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A Federal Reserve police officer walks past the Marriner S. Eccles Federal Reserve building in Washington, D.C., on September 2, 2015.
A Federal Reserve police officer walks past the Marriner S. Eccles Federal Reserve building in Washington, D.C., on September 2, 2015.
Andrew Harrer—Bloomberg via Getty Images

You don't have to read any tea leaves to try to figure out what the Fed is thinking when it comes to interest rates.

Just listen:

* New York Fed president William Dudley recently said, “I think it is quite possible that the conditions the [Federal Open Markets Committee] has established to begin to normalize monetary policy could soon be satisfied." You'll recall that leading up to the Fed's September meeting, it was Dudley who correctly assessed that the Fed wasn't ready to lift rates given the global uncertainties surrounding China's downturn.

* Fed vice chairman Stanley Fischer said that the domestic economy appears to be weathering two major headwinds — the strong dollar, which makes U.S. exports more costly to foreign buyers, and volatility in foreign markets — "reasonably well."

* Meanwhile, the dovish Chicago Fed president Charles Evans seems to have shifted his focus from keeping rates near zero to limiting how quickly they'll rise going forward after the first hike.

It's not difficult to see where they're coming from. After a few lackluster months, payrolls and wages jumped in October.

Market participants quickly understood that this means there's one less reason for the Fed to leave rates near zero. The Dow Jones Industrial Average dropped about 650 points in the five days following the release of the jobs numbers.

"Last Friday’s national jobs report triggered an instant recalculation of the odds of a December interest rate hike by the Federal Reserve," notes USAA's Wasif Latif. "Where it had been roughly 70-30 against an increase, now it’s about 70-30 in favor of one."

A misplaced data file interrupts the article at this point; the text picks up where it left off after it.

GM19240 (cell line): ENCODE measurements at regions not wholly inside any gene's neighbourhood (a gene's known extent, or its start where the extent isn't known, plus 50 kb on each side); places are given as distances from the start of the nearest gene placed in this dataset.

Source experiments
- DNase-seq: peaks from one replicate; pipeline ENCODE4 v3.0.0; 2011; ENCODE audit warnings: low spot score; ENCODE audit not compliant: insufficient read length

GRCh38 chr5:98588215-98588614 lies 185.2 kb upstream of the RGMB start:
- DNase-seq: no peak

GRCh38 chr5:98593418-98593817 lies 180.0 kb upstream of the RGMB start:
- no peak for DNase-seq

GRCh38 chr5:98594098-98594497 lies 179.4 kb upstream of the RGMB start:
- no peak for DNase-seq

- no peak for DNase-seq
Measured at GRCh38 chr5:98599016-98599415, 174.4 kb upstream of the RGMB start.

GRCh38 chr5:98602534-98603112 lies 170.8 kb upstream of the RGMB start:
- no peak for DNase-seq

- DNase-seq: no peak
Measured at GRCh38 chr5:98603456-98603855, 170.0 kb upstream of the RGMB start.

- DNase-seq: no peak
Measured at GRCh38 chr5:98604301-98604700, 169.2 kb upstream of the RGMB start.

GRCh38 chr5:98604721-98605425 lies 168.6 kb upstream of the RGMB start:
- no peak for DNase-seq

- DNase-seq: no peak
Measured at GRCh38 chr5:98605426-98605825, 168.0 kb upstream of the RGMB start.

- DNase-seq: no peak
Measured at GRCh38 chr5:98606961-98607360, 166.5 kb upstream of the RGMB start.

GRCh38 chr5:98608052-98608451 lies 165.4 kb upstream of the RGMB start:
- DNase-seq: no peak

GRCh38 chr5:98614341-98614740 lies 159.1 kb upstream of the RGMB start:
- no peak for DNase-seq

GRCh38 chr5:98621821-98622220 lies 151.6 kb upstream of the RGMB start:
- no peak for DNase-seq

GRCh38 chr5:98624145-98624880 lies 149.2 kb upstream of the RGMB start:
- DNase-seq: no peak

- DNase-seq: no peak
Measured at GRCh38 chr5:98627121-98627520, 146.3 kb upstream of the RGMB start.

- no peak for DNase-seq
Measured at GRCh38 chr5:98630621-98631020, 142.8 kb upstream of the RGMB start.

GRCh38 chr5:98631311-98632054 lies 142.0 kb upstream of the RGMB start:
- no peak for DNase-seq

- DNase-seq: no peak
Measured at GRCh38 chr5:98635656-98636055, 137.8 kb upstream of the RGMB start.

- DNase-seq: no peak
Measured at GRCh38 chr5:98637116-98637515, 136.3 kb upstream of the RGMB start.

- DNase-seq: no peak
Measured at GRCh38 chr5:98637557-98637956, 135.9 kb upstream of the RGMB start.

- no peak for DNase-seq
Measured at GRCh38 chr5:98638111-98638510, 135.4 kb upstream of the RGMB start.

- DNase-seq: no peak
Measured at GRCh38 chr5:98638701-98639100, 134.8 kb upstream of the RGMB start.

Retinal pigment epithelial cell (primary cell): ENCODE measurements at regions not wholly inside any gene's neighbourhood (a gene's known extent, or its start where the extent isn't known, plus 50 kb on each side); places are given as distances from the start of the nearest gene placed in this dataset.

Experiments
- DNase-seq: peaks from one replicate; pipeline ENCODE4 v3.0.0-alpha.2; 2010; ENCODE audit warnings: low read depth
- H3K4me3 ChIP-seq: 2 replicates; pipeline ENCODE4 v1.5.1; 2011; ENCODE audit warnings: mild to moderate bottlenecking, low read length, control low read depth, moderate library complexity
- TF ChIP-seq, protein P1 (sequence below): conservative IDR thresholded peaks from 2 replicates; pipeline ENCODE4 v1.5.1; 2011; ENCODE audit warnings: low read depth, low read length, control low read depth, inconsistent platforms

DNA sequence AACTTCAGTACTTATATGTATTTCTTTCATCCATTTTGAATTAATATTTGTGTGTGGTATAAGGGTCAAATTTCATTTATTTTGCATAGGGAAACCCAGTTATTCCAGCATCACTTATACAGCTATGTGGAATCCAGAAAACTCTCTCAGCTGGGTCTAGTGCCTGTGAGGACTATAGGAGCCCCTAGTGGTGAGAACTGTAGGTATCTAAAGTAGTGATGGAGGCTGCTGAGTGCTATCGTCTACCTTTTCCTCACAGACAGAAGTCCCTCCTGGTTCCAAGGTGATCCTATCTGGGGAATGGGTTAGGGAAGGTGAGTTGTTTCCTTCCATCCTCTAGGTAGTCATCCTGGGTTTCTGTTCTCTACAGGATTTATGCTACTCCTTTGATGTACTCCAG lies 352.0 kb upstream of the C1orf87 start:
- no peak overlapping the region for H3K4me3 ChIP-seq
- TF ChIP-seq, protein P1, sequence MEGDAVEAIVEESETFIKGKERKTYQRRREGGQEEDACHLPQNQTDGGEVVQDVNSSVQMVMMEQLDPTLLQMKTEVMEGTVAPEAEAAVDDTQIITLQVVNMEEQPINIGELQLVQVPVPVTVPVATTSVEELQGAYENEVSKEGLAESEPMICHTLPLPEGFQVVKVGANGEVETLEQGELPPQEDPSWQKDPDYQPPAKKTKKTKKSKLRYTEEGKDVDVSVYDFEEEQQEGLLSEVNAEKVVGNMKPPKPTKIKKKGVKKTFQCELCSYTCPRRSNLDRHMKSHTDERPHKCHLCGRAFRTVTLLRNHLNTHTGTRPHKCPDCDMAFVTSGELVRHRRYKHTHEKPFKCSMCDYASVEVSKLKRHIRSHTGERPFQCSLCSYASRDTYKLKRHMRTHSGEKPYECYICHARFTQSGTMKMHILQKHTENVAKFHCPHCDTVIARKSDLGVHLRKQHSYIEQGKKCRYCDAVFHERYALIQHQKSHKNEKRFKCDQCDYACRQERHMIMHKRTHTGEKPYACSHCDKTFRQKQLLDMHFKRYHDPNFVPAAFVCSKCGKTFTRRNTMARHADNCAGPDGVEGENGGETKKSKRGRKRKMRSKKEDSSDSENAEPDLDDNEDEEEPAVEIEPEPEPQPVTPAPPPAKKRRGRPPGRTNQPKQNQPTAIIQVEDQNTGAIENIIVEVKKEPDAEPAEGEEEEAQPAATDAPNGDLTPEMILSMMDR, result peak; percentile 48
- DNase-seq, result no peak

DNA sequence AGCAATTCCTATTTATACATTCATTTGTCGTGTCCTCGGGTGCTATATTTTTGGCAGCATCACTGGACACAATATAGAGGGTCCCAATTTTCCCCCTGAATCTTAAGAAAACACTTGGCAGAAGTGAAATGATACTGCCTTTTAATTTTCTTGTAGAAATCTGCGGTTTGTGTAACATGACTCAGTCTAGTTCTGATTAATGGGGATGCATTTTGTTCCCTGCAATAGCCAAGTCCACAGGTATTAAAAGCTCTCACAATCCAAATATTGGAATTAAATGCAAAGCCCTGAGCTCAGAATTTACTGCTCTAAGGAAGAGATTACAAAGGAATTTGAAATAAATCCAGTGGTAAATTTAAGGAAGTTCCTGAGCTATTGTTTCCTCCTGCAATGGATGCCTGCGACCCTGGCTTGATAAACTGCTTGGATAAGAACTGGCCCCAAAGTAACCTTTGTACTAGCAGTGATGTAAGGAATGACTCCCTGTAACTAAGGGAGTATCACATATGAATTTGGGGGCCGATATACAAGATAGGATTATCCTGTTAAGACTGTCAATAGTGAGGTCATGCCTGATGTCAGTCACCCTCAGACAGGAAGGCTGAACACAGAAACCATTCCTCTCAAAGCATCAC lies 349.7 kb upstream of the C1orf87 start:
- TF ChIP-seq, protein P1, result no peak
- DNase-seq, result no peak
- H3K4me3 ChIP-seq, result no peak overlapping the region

But is one jobs report really that powerful? Let's take a look at the current state of employment and inflation, which comprise the Fed's dual mandate.


October's better-than-expected report— which showed that 271,000 new non-farm jobs were created, threw a wrench in the monetary policy debate. Following last month's FOMC meeting, conventional wisdom said that the Fed most likely wouldn't raise rates in 2015. After all job gains had averaged around 200,000 a month, much fewer than in 2014, and the pace of hiring was slowing.

But thanks to the October surprise, which included a 2.5% year-over-year jump in hourly earnings, conventional wisdom has shifted.

The question still remains whether we've reached full employment following the interminably slow-moving post-recession recovery. This is what makes the Fed's job so hard.

The number of long-term unemployed — those without a job for 27 weeks or longer — has been declining dramatically since the recession and continues to make up a smaller percentage of the total unemployed. Yet there are still more long-term unemployed than there were eight years ago before the recession.

You see this dynamic across a number of jobs metrics. The so-called quits rate has stalled out, and still rests below pre-recession levels. (If more people leave their job, it shows that they think they can get a better one.) The same is true with the U-6 unemployment rate, a broader gauge of unemployed that includes those who are working part-time when they want full-time hours. The U-6 rate now rests at 9.8%, compared to 8.4% in October 2007. And a smaller percentage of those in their prime-working years (25 to 54) are in the workforce now.


Core inflation — which strips out volatile food and energy movements — sits at 1.9% now, and has sat below the Fed's 2% target since February 2013.

While hourly earnings jumped in October, after healthy showings in August and September, the rate of growth is still well below pre-recession levels. The economic cost index shows a similar trend. This metric — which looks at the cost of employee benefits in addition to wages — grew 2.1% in the third quarter of 2015. Despite a spike in the first three months of the year, the ECI hasn't risen above 3% since the middle of 2008.

You do hear more Fed officials worrying about inflation, but that has been a chronic concern ever since the Fed started its easy monetary policy, and the congress implemented substantial deficit spending, in response to the Great Recession. Richmond Fed president Jeffrey Lacker talked about "keep[ing] inflation in check" way back at the end of 2009.

So why are rates likely to rise again?

The most truthful answer may simply be: "It might be time.

The Fed may raise interest rates in December because it just feels weird keeping the rate at zero for so long, and the economy has recovered enough to support a slight uptick.

As the economy continues to heal, though, don't expect rates to go that high that fast.

Read next: What Does the Federal Reserve Do, Exactly?